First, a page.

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Neoproterozoic Tectonics of Australia‐Antarctica and Laurentia and the 560 Ma Birth of the Pacific Ocean Reflect the 400 M.Y. Pangean Supercycle

J. J. Veevers, M. R. Walter and E. Scheibner
The Journal of Geology
Vol. 105, No. 2 (March 1997), pp. 225-242
DOI: 10.1086/515914
Stable URL: http://www.jstor.org/stable/10.1086/515914
Page Count: 18
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Since scans are not currently available to screen readers, please contact JSTOR User Support for access. We'll provide a PDF copy for your screen reader.
Neoproterozoic Tectonics of Australia‐Antarctica and Laurentia and the 560 Ma Birth of the Pacific Ocean Reflect the 400 M.Y. Pangean Supercycle
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Abstract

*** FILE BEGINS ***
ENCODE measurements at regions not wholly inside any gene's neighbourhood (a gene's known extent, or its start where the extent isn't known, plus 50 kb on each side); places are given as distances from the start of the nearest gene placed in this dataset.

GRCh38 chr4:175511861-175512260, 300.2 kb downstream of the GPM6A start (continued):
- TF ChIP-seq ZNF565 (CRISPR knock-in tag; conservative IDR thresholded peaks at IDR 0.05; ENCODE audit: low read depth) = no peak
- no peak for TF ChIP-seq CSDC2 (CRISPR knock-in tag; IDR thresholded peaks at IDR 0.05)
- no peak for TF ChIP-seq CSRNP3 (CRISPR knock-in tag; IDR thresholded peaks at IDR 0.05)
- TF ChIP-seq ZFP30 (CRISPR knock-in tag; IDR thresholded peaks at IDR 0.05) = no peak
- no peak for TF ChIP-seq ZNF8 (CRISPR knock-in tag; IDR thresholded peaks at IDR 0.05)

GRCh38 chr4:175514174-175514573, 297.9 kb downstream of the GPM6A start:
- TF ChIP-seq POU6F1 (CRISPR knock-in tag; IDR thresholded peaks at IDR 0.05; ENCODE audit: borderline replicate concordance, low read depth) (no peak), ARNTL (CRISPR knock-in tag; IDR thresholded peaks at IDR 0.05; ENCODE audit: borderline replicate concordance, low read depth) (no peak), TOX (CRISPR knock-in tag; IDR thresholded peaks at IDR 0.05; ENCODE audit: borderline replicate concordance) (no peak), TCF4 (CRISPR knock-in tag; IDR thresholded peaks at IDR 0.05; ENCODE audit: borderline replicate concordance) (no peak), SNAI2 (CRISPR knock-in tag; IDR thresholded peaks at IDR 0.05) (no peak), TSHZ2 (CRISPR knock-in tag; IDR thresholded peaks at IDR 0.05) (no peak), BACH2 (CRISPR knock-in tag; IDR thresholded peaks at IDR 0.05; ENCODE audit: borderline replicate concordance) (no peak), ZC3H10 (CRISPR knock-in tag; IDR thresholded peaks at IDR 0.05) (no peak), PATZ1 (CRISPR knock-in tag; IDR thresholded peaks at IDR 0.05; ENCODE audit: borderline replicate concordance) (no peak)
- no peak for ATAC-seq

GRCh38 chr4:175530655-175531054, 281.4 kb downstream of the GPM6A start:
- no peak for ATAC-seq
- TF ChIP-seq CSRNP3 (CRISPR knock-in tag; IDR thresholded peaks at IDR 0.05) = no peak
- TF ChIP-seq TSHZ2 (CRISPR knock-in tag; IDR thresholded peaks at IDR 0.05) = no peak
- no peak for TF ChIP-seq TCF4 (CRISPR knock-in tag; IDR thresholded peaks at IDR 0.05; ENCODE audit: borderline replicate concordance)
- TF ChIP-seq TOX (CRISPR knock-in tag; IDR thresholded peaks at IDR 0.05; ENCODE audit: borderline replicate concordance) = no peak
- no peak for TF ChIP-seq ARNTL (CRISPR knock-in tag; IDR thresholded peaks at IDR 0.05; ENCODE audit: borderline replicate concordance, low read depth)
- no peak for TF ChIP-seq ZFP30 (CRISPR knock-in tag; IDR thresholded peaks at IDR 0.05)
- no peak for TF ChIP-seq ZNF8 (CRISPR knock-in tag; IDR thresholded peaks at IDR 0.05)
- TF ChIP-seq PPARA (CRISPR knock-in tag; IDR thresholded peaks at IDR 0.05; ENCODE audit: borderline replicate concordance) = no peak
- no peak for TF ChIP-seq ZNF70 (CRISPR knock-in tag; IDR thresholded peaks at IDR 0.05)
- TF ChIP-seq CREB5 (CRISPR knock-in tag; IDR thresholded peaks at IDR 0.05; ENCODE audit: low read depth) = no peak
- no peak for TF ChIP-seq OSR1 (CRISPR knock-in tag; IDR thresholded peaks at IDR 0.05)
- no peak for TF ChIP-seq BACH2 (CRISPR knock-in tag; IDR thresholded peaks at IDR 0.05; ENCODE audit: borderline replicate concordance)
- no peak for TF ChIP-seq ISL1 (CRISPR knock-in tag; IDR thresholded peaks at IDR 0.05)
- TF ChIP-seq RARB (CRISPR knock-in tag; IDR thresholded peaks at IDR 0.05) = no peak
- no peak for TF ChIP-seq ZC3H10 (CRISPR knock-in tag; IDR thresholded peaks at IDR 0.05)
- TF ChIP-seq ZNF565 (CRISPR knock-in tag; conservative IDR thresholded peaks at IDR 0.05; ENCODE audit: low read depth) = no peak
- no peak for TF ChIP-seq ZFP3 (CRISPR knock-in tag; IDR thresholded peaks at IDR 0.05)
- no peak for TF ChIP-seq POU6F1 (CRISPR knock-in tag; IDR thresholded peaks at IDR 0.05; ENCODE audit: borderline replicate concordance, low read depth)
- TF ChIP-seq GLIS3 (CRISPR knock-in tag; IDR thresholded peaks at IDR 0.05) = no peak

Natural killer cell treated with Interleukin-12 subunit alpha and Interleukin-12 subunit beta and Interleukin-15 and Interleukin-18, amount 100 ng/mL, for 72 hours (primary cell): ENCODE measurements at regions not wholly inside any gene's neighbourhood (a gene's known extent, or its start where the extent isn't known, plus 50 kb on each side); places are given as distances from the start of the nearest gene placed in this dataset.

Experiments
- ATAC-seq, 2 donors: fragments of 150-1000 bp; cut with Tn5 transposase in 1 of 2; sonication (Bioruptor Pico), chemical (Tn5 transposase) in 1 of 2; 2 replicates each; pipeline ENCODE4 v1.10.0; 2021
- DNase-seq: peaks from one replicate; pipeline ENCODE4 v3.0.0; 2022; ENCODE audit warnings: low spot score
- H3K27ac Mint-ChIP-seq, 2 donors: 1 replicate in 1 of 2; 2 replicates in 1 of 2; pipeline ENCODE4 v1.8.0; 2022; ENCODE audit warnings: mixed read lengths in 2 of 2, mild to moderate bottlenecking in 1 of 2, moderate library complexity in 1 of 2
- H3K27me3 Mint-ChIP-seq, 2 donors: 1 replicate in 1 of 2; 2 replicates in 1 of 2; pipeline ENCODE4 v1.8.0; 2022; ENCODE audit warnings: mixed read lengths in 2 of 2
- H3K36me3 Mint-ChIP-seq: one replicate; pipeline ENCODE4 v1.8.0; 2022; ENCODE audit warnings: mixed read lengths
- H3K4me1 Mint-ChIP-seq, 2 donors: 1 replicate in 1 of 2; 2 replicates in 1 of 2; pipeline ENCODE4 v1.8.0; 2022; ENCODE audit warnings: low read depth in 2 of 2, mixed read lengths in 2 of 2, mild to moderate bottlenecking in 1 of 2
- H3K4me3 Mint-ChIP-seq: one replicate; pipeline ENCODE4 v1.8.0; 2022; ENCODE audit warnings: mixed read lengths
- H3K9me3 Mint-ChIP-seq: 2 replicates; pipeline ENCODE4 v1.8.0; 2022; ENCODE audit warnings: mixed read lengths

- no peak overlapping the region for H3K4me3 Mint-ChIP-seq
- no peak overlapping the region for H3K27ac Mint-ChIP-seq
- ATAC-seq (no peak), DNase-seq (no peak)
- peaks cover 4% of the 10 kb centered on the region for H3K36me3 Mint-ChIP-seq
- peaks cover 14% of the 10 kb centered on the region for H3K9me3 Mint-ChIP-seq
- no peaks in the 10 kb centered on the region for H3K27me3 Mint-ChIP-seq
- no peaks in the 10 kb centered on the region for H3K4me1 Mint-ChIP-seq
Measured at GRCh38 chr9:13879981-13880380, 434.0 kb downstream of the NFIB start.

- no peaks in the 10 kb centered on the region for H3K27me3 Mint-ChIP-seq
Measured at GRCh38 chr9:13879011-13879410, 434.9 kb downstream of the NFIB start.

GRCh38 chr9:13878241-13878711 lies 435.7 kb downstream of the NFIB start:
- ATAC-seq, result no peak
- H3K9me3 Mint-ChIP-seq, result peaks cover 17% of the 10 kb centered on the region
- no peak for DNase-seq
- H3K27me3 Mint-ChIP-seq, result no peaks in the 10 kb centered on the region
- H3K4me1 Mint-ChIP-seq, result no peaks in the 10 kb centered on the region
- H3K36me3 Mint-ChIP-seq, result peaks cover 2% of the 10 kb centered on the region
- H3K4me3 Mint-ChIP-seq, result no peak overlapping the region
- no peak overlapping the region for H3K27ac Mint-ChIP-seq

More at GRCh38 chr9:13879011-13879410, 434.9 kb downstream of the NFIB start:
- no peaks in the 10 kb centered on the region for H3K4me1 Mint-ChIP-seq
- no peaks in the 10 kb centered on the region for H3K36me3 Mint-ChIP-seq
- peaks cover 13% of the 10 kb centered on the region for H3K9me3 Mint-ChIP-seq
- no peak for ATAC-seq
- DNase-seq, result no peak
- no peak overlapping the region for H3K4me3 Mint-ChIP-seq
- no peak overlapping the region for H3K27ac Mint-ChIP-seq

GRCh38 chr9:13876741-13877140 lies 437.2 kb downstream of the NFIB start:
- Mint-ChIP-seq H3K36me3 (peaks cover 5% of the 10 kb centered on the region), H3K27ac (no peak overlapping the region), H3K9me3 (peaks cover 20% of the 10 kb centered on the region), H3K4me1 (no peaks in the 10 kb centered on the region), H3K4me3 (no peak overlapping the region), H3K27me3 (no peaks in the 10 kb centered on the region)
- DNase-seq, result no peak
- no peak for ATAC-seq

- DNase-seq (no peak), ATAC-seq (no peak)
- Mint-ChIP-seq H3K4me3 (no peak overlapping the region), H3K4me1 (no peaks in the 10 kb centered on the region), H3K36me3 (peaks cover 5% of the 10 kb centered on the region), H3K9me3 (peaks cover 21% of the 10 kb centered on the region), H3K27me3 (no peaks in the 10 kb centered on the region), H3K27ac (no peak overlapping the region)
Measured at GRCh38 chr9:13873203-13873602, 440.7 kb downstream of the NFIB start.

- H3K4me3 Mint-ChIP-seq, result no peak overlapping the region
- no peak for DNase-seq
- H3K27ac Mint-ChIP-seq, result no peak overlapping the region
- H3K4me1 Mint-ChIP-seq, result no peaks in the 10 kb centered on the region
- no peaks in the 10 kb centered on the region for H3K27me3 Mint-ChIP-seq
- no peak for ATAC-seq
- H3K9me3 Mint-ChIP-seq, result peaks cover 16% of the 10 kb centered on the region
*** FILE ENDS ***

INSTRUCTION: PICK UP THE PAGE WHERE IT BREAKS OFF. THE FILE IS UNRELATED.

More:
Unequivocal evidence for the Proterozoic reconstruction of Australia‐Antarctica and Laurentia remains elusive, although various authors have interpreted sedimentary and igneous events in terms of initial (Neoproterozoic) rifting, and final (Neoproterozoic/Cambrian) drifting. The synchronous rifting and drifting reflect the tectonics of a late Neoproterozoic Pangea (East Gondwanaland and Laurentia) that amalgamated along the Mozambiquean belt ∼720 Ma and broke up at 560 Ma by growth of the Paleo‐Pacific and lapetus oceans. In this paper these events are interpreted as part of a 400 m.y. supercycle comparable to the 320 Ma amalgamation of Pangea A and its 160 Ma breakup during Supercycle A (320 Ma to present). Events near the end of the Cambrian (500 Ma) in East Gondwanaland included epeirogenic uplift of cratons, shown by widespread K/Ar and apatite fission‐track dates, and the inception of quartz turbidite fans, intense deformation and intrusion by granite of the Antarctic and south‐eastern Australian margins, followed by a global sea‐level maximum. These events are comparable to the mid‐Cretaceous (100‐90 Ma) epeirogenic uplift of Australia, intrusion by granite of the western USA and elsewhere, followed by a second global sea‐level maximum. Both supercycles were driven by pulses of supercontinent‐induced heat that caused global rifting by extension, subsidence, and filling of sedimentary basins, followed by continental drifting and seafloor spreading. Our detailed compilation of the tectonic effects of Supercycle B (720‐320 Ma) suggests that Pangea‐induced heat has punctuated earth history since at least 720 Ma. The previous Pangean amalgamation, indicated by the global 1100 Ma (Grenvillian) deformation, suggests a third supercycle that introduced the modern regime of plate tectonics.

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